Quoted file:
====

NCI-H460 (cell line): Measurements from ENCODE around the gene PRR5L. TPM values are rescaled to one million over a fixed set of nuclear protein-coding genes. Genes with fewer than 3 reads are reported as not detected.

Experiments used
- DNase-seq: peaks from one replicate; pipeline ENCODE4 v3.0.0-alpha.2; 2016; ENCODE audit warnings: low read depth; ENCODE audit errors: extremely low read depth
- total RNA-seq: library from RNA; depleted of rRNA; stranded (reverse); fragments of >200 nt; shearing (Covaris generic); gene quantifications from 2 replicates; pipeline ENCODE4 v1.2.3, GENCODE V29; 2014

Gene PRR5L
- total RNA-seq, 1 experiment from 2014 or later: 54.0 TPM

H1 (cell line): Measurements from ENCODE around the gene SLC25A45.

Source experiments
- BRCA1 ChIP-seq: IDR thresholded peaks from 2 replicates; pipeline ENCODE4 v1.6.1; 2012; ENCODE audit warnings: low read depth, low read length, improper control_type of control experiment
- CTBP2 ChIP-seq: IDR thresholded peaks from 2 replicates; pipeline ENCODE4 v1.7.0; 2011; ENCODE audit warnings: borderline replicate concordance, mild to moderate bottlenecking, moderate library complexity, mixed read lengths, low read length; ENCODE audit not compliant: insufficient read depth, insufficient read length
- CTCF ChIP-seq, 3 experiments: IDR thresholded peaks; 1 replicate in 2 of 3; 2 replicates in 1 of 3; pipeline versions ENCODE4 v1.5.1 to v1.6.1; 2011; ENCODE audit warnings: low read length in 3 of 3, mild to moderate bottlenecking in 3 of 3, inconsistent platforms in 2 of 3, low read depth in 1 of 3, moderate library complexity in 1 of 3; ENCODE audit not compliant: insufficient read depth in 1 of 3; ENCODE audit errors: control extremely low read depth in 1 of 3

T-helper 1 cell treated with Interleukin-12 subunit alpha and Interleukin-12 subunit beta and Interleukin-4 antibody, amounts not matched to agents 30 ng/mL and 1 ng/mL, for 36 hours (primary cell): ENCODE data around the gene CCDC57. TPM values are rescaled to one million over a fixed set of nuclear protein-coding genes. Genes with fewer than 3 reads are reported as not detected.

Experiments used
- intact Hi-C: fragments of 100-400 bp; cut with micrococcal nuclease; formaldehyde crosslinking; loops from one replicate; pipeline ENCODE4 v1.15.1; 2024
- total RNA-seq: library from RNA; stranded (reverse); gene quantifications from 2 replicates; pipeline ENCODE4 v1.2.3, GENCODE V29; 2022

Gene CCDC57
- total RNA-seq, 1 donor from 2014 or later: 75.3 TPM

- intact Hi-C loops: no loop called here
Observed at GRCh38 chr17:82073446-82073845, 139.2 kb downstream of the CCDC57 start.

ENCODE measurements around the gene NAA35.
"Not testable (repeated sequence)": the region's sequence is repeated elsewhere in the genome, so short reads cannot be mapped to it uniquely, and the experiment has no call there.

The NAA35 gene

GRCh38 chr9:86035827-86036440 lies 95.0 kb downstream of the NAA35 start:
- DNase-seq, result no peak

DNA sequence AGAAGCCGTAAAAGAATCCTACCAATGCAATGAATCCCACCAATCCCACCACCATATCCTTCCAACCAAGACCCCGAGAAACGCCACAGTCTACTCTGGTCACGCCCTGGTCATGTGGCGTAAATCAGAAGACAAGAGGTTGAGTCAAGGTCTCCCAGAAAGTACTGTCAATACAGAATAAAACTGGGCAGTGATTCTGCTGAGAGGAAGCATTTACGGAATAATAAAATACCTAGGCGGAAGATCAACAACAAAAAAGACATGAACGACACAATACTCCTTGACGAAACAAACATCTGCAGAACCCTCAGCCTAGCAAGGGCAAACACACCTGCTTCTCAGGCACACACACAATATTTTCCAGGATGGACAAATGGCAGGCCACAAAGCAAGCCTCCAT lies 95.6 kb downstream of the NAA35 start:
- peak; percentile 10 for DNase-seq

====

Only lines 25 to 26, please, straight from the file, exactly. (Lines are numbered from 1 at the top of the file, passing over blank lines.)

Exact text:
DNA sequence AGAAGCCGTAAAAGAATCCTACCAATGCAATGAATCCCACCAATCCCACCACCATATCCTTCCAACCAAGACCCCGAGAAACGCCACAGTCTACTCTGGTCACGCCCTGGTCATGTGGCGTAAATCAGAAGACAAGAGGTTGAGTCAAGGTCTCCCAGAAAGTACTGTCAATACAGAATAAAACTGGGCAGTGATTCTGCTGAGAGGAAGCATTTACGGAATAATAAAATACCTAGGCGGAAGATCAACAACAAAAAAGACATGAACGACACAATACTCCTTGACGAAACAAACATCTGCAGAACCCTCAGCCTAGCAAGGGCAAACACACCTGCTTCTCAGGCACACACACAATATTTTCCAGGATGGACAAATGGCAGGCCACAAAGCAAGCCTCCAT lies 95.6 kb downstream of the NAA35 start:
- peak; percentile 10 for DNase-seq